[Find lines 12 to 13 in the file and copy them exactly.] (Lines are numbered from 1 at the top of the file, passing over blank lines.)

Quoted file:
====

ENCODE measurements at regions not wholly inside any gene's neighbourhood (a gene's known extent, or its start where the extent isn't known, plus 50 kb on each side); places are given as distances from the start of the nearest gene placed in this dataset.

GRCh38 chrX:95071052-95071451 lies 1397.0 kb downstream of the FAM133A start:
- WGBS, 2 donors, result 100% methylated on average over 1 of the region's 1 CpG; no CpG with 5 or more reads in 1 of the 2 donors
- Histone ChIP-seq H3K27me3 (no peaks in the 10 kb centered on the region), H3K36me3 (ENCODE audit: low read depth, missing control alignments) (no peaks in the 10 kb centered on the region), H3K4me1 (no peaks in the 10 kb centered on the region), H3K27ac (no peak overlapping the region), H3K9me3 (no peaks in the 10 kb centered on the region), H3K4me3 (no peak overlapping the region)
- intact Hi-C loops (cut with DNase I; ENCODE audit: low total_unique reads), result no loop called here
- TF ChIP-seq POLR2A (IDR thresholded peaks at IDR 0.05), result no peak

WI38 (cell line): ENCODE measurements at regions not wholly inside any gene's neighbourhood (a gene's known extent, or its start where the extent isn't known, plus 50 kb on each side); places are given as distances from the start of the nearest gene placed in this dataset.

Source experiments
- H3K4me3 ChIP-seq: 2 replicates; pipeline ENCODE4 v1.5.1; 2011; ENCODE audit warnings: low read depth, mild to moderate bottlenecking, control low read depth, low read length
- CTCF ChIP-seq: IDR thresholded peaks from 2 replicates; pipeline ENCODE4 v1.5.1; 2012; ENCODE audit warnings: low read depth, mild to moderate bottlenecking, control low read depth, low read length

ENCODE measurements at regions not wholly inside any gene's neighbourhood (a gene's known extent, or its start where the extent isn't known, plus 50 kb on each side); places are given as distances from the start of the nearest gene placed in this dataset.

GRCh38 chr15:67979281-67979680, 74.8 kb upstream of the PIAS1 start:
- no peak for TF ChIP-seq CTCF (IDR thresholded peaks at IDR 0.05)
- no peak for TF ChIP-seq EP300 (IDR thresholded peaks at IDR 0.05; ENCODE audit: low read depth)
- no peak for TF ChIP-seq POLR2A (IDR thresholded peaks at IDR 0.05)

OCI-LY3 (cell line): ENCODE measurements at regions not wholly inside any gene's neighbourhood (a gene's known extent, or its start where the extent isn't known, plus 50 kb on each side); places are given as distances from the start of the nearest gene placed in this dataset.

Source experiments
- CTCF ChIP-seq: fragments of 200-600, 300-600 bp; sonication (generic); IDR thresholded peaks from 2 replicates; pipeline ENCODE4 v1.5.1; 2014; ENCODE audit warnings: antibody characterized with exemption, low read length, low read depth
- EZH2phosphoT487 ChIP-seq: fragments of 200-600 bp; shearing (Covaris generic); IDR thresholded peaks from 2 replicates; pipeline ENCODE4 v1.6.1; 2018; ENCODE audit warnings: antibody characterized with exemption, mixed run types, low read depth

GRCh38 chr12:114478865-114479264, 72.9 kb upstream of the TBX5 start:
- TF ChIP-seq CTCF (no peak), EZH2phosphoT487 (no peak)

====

GRCh38 chr15:67979281-67979680, 74.8 kb upstream of the PIAS1 start:
- no peak for TF ChIP-seq CTCF (IDR thresholded peaks at IDR 0.05)